There's an episode of Star Trek: The Next Generation in which the Starship Enterprise's first officer, Commander Riker, is accused of murder. Using the ship's holodeck to create immersive, interactive environments to tell their sides of the story, the commander and his accusers each reconstruct the crime in a Rashomon-style, back-and-forth trial.
The reconstruction transpires more than 200 years from now, but we're already seeing a version put to use. As explained in a new exhibit at Miami-Dade College's Museum of Art and Design, Forensic Architecture — a London-based group of artists, journalists, and other media professionals — uses the technology of the future to solve the crimes of today. But these folks aren't concerned with the kinds of stories told in true-crime podcasts and TV shows. Instead, the group's work centers on crimes committed by the state against ordinary people.
It's hard to call the work on display in "Forensic Architecture: True to Scale" art exactly. The exhibition offers a strikingly beautiful installation, Drone Strike in Miranshah, for example, that illustrates what its title describes: a missile launched by a U.S. military drone hitting a target in Pakistan. But what's more fascinating is the way the piece was created: Using cell-phone footage obtained by MSNBC, Forensic Architecture was able to determine the location where the missile struck and create a sculpture — a fluorescent light, suspended by wires in a shipping container-size box, that shows the extent of the damage. Red lines outline the human victims.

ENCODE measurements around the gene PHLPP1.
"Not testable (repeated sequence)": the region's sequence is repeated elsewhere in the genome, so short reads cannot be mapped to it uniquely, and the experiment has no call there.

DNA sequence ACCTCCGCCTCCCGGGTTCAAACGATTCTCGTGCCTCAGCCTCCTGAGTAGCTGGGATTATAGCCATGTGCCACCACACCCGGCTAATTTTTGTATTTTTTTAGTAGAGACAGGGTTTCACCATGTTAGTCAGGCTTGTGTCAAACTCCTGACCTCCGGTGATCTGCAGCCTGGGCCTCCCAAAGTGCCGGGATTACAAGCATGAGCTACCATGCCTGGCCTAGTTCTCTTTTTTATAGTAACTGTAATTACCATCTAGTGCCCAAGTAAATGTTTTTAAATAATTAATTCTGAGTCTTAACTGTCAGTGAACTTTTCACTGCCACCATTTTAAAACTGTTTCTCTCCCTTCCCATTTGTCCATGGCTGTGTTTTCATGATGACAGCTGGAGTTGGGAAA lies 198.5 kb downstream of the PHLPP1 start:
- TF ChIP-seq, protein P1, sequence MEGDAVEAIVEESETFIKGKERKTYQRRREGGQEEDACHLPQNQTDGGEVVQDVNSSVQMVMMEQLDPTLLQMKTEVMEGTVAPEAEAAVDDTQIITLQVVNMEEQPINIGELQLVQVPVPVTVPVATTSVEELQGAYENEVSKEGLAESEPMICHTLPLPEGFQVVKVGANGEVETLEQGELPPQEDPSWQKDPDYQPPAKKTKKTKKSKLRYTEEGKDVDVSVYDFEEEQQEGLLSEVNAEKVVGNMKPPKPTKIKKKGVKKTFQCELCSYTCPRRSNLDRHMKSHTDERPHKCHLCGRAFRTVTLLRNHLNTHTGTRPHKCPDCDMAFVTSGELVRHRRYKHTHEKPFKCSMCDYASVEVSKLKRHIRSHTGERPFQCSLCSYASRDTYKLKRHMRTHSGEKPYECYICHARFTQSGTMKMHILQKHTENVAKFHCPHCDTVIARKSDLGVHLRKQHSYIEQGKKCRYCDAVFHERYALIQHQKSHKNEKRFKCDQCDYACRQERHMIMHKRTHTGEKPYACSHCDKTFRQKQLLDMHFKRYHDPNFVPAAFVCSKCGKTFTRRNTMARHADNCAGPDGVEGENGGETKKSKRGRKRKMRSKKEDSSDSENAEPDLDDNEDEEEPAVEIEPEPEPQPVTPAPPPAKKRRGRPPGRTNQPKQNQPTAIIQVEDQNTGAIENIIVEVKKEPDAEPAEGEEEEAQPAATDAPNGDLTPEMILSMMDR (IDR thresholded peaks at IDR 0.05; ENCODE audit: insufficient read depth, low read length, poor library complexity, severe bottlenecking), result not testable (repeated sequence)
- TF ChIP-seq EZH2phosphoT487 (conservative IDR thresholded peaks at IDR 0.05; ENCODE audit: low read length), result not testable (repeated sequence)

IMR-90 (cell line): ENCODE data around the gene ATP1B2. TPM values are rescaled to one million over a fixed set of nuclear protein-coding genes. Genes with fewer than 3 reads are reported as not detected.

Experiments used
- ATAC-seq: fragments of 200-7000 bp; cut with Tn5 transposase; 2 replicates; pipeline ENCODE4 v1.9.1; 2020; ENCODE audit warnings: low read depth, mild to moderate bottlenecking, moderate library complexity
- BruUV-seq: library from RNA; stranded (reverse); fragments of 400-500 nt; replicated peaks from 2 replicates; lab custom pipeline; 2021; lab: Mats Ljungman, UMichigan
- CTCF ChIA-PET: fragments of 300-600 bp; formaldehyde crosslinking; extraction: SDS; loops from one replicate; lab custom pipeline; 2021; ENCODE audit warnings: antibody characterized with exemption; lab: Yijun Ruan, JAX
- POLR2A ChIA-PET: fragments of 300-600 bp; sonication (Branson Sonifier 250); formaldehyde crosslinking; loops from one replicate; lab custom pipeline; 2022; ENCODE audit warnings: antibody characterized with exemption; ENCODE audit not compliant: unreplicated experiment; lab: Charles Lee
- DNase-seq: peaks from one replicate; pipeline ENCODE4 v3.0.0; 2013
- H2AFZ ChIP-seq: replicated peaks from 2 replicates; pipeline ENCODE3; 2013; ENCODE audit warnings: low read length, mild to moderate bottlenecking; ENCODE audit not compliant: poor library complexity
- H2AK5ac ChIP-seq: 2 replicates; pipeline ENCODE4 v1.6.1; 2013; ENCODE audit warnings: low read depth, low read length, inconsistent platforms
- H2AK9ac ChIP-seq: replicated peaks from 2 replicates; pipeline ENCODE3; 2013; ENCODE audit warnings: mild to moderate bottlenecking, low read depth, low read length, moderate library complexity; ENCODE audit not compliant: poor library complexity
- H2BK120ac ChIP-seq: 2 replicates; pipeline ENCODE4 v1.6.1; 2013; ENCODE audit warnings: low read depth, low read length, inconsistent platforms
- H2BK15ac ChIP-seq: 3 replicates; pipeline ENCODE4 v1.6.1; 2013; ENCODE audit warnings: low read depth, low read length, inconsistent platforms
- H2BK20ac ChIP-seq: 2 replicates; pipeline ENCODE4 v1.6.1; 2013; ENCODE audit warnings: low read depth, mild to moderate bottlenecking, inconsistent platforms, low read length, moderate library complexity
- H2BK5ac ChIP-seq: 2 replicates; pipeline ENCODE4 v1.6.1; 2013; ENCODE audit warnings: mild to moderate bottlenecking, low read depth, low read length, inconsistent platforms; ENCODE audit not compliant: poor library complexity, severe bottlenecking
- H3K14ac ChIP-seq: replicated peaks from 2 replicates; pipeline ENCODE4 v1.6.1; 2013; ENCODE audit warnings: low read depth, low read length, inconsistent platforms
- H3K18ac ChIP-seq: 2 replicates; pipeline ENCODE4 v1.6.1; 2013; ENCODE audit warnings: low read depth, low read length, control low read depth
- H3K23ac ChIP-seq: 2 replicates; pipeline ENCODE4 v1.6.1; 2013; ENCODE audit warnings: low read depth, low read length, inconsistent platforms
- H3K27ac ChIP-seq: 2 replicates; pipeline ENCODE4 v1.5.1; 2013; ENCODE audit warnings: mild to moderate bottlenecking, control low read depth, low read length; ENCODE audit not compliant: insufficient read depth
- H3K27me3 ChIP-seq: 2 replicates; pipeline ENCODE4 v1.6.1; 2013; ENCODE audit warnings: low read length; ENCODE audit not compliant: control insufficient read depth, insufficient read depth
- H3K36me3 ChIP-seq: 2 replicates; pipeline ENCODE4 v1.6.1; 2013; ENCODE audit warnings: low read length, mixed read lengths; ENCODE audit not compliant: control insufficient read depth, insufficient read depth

Other displays, most of them explained through video screens and in projection rooms, are even more methodical, employing even more futuristic techniques to form their cases. An investigation of a police shooting in Chicago deconstructs the "split-second reaction" of a white officer who shot a young black man, connecting the incident to its context in the community and to the history of racial bias in policing.
In another case, the group created a virtual-reality rendering of a street in the Palestinian city of Hebron in order to reconstruct an incident in which an Israel Defense Forces (IDF) officer violently assaulted an unarmed Palestinian. The officer had subsequently left the IDF and joined the group Breaking the Silence, whose members, much to the Israeli government's chagrin, speak out against the violent acts they committed against Palestinians during their time in the military.
(The IDF is implicated in at least two other unrelated investigations included in this exhibition: In one, video footage shows a crop-duster spraying a field in the Gaza Strip, along with images of the crop damage inflicted; in another, Forensic Architecture assists a group of Bedouins living in Israel in disproving the government's claim that their town did not exist before the Israeli state was formed.)
So it's not exactly art. Rather, "Forensic Architecture" takes visitors to a point where art, science, and justice intersect. Nor is this a casual afternoon looking at pictures. The stories told here are dense with information, and guests should be prepared for a fair amount of theory to accompany the work. (Forensic Architecture founder Eyal Weizman was apparently barred from entering the United States when he attempted to fly to Miami for the exhibition's opening — the group's first show on U.S. soil — so these folks must be doing something right.)
The exhibition is deeply engrossing, even beyond its social justice agenda. There's so much detail here that one could spend hours, even days, sifting through it all. Forensic Architecture posts much of its work online, but the interactivity involved in this presentation makes it much more satisfying. After all, there's nothing like stepping into the holodeck yourself.
"Forensic Architecture: True to Scale." Through September 27 at Museum of Art and Design at Miami Dade College, Freedom Tower, 600 Biscayne Blvd., Miami; 305-237-7700; mdcmoad.org. Open 1 to 6 p.m. Wednesday, Friday, Saturday, and Sunday and 1 to 8 p.m. Thursday; closed Monday and Tuesday. Admission costs $12 for adults, $8 for seniors and military, and $5 for students; children under 12 and MDC students, faculty, and staff get in free.
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